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Electric driving is gaining popularity. Last year was another top year for sales of new electric cars in the Netherlands, despite the sharp drop in total car sales.

In the corona year 2020, 356,000 new cars were registered in the Netherlands, compared to 445,000 in 2019. But of those 356,000, no less than 73,000 were electric. This means that the share of electric vehicles rose from 12.7% in 2019 to 20% in 2020. The rise of the electric car is, therefore, proceeding remarkably fast, because in 2018 the share was only 4.9%, and in 2017 a lousy 1.7%. The sales of used electric cars also increased, to 16,000.

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The growth of electric cars is at the expense of gasoline and especially diesel. In 2020, only 14,000 new diesel cars were registered, accounting for 3.8% of the total. The days of this fuel seem to be numbered. Hydrogen for passenger cars is not a realistic option, because of its poor economic performance, as we discussed earlier in this column. The market also seems to see this: Hyundai only sold 140 hydrogen cars in the Netherlands in the past year.

The change in the taxation addition (from 8% to 12% in 2021) has certainly had a positive effect on the December registrations of electric cars in particular. No less than 60% of new cars in December were electric. But the supply is also growing rapidly (and moreover, just admit it: who does not doubt the value of their petrol car in five years’ time?).

“I predict that from 2024, more than half of sales will be electric”

Maarten Steinbuch

In 2020, the absolute winner was the electric Kia Niro, with almost 12,000 registrations, followed by the new Volkswagen ID.3, with almost 11,000, and the Hyundai Kona, with over 10,000 registrations. The top three are closely followed by the Volvo XC40, the Tesla Model 3, and the Opel Corsa-e.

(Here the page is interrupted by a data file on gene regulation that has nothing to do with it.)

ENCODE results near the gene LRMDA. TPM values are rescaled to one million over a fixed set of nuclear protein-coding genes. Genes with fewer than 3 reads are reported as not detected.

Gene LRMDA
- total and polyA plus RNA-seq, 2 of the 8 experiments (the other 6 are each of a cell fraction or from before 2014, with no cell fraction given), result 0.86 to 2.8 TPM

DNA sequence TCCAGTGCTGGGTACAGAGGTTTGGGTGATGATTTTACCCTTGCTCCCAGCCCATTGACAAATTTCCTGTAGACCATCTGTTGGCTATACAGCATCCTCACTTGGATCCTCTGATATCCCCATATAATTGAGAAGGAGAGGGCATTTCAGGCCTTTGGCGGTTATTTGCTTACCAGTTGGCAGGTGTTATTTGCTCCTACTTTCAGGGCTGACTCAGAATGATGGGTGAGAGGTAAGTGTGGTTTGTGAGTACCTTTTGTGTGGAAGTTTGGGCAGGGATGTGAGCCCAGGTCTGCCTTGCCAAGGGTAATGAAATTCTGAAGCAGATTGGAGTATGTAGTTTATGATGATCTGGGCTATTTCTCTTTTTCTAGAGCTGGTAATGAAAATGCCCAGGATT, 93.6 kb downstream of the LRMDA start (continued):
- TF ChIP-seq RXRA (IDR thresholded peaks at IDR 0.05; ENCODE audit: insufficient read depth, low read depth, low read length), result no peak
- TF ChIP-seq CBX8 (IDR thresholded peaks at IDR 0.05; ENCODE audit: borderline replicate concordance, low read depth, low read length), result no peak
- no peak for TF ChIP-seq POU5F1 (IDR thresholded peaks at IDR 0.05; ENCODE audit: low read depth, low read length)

In addition to the business driver, more and more private individuals are benefiting from improved range (more than three hundred kilometers), and a drop in price. In terms of the purchase price, the various models are already close to their petrol brothers or sisters, although this is still partly due to the lower purchase tax. The trend is reinforced by the fact that most manufacturers are increasing their production, which leads to cost reductions. The price of a battery drops by about 15% per year, already for years now, and is now close to €100/kWh. This means that a battery pack of at least 60 kWh is feasible at an affordable price.

What can we expect in the coming years? Well, the internal combustion engine has had its day, the hybrid is too complex and too expensive and hydrogen is not useful for passenger transport. That is why the future of automobility is completely battery-electric. Virtually all car manufacturers are fully committed to this.

“The future of automobility is completely battery-electric”

Maarten Steinbuch

Because of the expansion of production, I expect a further drop in prices with a better range. Because driving and maintenance are also significantly cheaper, I predict an increase in Dutch sales to around 100,000 in the coming year, or almost 25% of the total in 2021. Because the development is going faster than I had previously expected, I think that from 2024 more than half of the sales will be fully electric.

Maarten Steinbuch and Carlo van de Weijer are alternately writing this weekly column, originally published (in Dutch) in FD. Did you like it? There’s more to enjoy: a new book with a selection of these columns has just been published by 24U and distributed by Lecturis.